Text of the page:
Lifelong Learning Programs for Seniors

Learning is a rewarding and invigorating experience no matter how old you are. Now that you’ve reached retirement age, the opportunity to learn is even greater due to more free time – and at The Merion, we make it even easier to access many lifelong learning opportunities.

If your thirst for knowledge needs to be quenched, we can help satisfy those cravings. The Merion is located just steps away from Northwestern University, providing residents with the opportunity for in-person and online coursework through Osher Lifelong Learning Institute (OLLI). Learn more about this exceptional offering and the benefits that come with lifelong learning for seniors, below.

An introduction to OLLI

Whether you’re learning a new language, exploring new reads via book clubs, diving into history, or taking an online course, continuing education is readily available in university towns like Evanston. Because of The Merion’s proximity to Northwestern University, residents often visit, audit classes, or enroll in Northwestern’s OLLI senior education program.

OLLI offers semester-long, non-credit courses you can take at your own pace with no assignments or grades to adults over age 50. In addition to a broad and intellectually stimulating curriculum, they also offer activities outside the classroom.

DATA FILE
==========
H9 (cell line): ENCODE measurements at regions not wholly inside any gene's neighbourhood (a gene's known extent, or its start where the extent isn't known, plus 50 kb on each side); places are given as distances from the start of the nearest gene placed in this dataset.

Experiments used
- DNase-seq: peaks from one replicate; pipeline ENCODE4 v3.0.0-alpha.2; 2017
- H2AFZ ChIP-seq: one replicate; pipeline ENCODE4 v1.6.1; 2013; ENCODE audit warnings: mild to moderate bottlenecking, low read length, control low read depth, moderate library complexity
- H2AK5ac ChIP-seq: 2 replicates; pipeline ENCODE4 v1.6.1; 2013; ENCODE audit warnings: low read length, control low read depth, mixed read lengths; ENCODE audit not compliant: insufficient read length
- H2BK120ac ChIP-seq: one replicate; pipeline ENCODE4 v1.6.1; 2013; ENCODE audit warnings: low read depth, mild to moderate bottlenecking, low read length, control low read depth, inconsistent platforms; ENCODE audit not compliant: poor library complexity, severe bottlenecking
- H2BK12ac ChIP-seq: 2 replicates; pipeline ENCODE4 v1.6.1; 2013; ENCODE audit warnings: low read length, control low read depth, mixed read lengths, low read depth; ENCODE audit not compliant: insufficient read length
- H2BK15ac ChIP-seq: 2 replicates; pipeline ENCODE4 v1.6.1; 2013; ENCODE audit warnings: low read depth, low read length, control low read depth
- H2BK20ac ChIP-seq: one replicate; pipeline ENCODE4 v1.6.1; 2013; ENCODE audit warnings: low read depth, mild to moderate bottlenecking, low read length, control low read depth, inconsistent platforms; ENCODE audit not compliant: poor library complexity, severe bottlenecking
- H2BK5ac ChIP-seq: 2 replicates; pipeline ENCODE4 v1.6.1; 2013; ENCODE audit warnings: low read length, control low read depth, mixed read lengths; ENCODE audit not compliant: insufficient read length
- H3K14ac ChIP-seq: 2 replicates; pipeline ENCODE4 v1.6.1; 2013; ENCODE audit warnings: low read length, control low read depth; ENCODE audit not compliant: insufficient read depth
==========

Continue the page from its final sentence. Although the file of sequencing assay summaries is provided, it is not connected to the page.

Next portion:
Dee, resident of The Merion, looks forward to all the programs OLLI offers to seniors. 

“I love that OLLI offers in-depth classes on a variety of  topics. I have taken classes on artificial intelligence (AI), Leonard Cohen’s poetry, and James Joyce’s Ulysses, which was a year-long class! This year I’m in a class to learn more about August Wilson’s plays, where we even get to see one in person!

The Merion has great lectures and programming. Subjects include history, music, science, and more. I have the opportunity to meet different people and the in-person classes are right across the street! OLLI also offers many classes over Zoom, so you have options! It’s important to know that these classes are not led by a teacher, but rather a coordinator who allows everyone in the class to take part in leading discussions and answering questions.”

Benefits of lifelong learning for seniors